But by focusing on these two easy targets-Enron and the dot-com boosters-there is the risk that we are missing the larger, systemic problem. It wasn’t just Enron that played accounting games and exaggerated earnings and screwed its employees and used the power of the State Department to further its brutal agenda in foreign countries; it was numerous companies. And it wasn’t just analysts at Merrill Lynch and Morgan Stanley who puffed the Internet; it was newspaper columnists and TV commentators and politicians of both parties. My argument is that the New Economy, among other things, was a political maneuver, a claim that free market capitalism automatically expressed the will of the people, and that any force restricting the operations of the free market (government, labor unions) was by definition antidemocratic and elitist. This is what should really be discredited, and along with it the pro-corporate, deregulatory politics of the last twenty years.
But it isn’t. There’s grass-roots anger, to be sure, but it’s important to remember when discussing this issue that the biggest institutional boosters of the New Economy-the Wall Street Journal, Forbes magazine, the Cato Institute, etc.-are still in business, and they have no intention of shutting up. They are putting everything they’ve got these days into limiting the damage, into denying any connection between, say, Enron and the larger corporate world. What’s more, the biggest individual boosters of the New Economy are discovering that there’s no downside at all to having been so wrong. George Gilder is still on TV and at conferences; James Glassman (author of Dow 36,000) has written a new book of investment advice and is still a hot item on the right-wing lecture circuit; James J. Cramer and Larry Kudlow, two of the most rabid theorists of market populism, have actually been rewarded with their own TV show on CNBC.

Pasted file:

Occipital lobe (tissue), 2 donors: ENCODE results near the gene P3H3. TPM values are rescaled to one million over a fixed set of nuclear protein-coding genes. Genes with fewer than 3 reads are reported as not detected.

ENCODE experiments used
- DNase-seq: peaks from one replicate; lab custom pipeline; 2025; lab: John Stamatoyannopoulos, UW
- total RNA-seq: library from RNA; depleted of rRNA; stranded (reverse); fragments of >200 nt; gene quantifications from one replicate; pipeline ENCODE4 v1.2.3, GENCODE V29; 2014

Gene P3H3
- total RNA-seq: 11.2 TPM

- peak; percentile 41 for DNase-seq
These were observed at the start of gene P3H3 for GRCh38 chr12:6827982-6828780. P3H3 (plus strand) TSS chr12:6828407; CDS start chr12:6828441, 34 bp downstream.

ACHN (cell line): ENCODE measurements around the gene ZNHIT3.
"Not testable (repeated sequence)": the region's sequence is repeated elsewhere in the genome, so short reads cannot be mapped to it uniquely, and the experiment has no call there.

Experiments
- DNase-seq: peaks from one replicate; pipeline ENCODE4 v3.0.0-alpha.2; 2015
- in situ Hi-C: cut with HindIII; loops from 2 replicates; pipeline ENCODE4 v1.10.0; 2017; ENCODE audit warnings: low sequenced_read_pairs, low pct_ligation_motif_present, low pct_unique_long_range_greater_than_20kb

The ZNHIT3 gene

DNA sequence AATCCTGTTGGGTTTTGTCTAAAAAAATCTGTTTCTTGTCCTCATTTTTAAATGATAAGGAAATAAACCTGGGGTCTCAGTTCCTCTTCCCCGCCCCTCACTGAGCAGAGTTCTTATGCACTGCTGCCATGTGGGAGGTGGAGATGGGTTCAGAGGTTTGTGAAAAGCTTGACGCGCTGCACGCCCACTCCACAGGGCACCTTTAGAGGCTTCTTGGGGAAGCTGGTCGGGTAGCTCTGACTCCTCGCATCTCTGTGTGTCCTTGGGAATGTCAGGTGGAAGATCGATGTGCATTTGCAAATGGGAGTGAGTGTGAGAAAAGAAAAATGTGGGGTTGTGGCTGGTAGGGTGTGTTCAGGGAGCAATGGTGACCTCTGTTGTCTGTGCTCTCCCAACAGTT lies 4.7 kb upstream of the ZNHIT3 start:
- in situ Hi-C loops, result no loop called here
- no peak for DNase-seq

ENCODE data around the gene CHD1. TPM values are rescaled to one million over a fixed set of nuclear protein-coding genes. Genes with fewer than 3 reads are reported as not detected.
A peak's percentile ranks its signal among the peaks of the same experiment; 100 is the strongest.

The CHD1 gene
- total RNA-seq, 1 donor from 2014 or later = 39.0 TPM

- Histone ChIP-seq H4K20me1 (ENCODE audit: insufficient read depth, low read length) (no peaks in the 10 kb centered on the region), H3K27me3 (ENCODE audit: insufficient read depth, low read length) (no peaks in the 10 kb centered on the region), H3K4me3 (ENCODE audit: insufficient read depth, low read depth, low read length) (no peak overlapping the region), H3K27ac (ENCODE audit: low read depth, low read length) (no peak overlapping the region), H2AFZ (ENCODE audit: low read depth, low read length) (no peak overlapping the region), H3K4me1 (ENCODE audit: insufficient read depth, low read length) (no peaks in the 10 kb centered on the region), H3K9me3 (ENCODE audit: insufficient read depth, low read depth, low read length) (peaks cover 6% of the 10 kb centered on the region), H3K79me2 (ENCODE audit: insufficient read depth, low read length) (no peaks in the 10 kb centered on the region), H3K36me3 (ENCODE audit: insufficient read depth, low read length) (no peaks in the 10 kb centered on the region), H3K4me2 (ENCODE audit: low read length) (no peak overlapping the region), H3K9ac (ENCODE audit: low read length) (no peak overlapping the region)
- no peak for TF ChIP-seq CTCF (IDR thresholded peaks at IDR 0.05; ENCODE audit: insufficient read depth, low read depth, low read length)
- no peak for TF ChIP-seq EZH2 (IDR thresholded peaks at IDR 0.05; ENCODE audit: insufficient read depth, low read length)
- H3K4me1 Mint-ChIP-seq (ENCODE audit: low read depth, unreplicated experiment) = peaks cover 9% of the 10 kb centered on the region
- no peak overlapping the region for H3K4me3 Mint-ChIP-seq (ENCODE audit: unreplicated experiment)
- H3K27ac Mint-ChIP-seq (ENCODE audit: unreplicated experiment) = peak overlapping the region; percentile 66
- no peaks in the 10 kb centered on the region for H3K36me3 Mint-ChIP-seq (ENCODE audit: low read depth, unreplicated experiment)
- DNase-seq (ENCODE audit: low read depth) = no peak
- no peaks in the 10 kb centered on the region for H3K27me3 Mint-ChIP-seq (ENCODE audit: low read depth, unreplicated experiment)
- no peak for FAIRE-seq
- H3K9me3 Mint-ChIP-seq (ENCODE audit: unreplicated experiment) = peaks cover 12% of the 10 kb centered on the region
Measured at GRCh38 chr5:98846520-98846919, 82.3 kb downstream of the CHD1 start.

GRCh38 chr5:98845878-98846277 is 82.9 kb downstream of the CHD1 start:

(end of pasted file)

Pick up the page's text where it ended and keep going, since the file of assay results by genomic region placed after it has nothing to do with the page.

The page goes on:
GL: Who are the economic advisers of George W. Bush? This is not so apparent to me. Would you say there is an economic policy in this administration? It’s so tempting to see a dominance of the national patriotic forces and the Pentagon over a more liberal, Clintonesque globalist agenda in which the USA not just seen as an old school imperialist but has itself to fit in the capitalist Empire structures (if we want to follow Negri/Hardt’s arguments at this level in their book Empire).